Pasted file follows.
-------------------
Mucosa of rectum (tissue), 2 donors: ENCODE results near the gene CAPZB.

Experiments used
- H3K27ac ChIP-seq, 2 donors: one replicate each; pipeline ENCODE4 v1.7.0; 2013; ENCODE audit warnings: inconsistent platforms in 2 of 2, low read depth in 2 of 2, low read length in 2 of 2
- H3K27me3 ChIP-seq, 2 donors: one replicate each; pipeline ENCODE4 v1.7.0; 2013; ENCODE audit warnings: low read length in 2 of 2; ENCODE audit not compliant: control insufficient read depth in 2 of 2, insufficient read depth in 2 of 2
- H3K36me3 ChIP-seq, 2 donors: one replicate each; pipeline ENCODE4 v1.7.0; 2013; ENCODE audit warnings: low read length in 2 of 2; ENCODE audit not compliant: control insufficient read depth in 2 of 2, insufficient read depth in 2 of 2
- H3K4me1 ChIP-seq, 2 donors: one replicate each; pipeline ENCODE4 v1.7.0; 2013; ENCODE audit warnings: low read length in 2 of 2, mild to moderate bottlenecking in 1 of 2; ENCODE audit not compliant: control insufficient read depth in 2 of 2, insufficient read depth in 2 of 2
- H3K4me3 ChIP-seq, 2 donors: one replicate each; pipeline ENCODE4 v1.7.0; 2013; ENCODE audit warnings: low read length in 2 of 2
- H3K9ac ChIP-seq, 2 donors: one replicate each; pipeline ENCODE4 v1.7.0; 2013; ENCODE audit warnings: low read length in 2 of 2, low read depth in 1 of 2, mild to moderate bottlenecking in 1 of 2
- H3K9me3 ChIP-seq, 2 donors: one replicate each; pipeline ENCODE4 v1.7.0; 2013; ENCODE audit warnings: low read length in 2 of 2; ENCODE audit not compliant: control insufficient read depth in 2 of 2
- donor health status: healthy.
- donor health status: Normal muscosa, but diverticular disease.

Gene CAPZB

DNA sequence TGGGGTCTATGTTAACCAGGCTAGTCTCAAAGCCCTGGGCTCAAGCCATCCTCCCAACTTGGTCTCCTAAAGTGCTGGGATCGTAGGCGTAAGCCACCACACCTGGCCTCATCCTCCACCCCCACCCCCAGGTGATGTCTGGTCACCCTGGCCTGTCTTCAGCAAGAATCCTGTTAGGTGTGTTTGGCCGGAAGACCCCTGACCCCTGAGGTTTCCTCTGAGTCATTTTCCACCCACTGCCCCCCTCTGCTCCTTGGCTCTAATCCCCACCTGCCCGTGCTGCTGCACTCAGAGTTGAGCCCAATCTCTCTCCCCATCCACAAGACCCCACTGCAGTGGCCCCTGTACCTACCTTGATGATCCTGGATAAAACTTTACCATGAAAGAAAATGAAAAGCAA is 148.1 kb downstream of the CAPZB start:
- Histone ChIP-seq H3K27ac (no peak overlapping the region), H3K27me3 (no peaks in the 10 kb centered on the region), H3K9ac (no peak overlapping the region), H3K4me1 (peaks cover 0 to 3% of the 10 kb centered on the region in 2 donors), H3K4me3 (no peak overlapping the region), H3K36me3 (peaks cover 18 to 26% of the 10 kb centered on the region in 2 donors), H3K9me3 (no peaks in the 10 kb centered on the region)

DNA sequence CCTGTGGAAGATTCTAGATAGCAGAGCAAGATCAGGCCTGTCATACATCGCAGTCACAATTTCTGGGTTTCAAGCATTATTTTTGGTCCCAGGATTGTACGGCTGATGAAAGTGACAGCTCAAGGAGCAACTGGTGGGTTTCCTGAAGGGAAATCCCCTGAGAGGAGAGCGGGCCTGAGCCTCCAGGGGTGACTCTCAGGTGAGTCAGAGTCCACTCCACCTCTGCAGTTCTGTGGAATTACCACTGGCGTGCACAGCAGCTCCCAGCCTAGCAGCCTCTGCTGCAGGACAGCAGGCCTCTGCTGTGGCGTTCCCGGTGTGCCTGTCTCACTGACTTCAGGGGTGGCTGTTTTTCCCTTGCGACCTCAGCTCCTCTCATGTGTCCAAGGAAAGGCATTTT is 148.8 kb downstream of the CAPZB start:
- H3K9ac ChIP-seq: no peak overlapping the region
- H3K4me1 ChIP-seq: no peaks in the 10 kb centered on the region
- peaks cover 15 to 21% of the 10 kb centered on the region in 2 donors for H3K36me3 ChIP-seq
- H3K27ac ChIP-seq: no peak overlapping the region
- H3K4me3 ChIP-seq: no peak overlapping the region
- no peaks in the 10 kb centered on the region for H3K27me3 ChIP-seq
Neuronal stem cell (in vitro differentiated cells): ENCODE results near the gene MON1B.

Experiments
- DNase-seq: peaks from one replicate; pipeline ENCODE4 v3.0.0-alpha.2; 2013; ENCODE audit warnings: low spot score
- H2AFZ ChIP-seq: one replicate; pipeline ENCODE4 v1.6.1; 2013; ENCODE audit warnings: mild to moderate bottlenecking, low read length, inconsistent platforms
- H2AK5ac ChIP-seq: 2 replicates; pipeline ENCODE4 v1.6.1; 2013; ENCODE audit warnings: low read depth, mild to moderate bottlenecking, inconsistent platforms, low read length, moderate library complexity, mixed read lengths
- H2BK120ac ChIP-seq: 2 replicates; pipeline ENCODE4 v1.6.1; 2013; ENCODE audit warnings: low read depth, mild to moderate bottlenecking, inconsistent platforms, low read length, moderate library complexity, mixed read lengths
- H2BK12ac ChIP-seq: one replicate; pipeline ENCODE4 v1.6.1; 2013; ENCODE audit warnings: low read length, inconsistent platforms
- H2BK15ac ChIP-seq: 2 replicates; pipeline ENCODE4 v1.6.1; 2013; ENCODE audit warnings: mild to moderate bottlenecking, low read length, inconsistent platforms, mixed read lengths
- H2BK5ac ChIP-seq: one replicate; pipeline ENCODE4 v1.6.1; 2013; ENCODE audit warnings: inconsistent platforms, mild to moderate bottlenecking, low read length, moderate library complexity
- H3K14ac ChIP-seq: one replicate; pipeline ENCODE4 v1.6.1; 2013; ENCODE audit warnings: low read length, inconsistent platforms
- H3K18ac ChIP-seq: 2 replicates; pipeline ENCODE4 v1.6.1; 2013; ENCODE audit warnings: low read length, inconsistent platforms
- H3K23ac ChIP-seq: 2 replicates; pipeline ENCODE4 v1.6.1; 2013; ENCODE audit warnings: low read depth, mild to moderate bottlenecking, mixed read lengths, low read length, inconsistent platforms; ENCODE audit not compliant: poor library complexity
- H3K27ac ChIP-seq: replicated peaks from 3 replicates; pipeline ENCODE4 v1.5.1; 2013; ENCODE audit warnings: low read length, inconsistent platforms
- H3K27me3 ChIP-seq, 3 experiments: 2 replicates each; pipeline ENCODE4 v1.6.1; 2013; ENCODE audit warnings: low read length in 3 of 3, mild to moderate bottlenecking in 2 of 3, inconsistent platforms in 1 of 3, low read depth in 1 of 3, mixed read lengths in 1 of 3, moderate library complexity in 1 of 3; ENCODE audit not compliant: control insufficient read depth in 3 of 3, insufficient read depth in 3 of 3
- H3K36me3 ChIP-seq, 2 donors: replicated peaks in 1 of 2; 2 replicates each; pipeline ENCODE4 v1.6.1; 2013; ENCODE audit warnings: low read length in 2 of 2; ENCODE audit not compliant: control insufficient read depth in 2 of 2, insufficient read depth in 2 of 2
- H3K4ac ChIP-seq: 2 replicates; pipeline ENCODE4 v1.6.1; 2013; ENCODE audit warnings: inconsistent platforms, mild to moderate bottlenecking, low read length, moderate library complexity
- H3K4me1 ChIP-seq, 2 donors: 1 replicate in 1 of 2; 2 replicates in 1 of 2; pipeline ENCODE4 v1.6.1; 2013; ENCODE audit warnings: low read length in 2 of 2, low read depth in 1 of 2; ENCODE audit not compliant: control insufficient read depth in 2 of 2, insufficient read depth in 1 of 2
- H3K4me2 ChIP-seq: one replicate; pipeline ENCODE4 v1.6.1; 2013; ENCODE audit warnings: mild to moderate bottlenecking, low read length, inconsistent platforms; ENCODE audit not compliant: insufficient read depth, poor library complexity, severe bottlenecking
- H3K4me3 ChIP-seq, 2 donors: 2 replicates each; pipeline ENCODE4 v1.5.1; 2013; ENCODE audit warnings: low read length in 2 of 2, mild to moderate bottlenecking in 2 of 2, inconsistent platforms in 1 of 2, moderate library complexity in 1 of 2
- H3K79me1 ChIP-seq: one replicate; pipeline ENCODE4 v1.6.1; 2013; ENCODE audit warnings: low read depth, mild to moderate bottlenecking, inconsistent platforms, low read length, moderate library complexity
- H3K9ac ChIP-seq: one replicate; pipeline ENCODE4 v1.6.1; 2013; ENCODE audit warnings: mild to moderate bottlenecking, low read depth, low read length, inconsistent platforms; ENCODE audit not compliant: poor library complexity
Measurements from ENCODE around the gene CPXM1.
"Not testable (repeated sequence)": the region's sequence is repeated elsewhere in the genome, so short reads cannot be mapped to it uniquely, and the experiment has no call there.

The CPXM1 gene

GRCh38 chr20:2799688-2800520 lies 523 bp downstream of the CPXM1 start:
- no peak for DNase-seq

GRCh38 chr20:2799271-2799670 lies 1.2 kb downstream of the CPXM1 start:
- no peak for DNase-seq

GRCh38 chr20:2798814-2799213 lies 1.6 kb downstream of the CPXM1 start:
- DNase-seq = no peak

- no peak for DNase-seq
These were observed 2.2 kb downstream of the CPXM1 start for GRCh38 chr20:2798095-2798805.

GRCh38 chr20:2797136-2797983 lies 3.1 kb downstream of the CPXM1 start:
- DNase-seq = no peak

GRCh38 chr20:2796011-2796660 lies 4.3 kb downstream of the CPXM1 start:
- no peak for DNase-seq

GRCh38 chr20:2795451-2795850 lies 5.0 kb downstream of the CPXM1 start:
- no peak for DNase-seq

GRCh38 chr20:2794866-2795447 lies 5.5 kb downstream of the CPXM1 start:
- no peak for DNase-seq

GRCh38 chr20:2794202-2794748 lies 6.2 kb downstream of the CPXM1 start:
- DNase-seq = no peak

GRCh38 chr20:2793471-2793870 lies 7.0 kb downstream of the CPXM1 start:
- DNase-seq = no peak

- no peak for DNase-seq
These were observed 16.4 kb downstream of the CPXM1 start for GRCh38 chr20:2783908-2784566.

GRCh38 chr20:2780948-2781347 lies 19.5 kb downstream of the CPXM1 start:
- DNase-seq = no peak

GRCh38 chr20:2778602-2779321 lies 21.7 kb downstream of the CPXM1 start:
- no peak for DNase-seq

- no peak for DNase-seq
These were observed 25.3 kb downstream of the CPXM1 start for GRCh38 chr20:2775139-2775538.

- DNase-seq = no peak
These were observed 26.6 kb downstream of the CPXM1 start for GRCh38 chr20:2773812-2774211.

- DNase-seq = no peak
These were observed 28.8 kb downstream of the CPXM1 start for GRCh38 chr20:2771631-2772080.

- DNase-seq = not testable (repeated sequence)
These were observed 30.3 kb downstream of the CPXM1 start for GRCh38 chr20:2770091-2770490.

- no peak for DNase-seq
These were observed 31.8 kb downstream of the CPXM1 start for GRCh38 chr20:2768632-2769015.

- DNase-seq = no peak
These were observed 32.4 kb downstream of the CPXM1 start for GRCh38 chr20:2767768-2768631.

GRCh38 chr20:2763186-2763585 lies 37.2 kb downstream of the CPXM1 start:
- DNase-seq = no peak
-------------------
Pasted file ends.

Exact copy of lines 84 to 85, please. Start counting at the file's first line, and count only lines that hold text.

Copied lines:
GRCh38 chr20:2763186-2763585 lies 37.2 kb downstream of the CPXM1 start:
- DNase-seq = no peak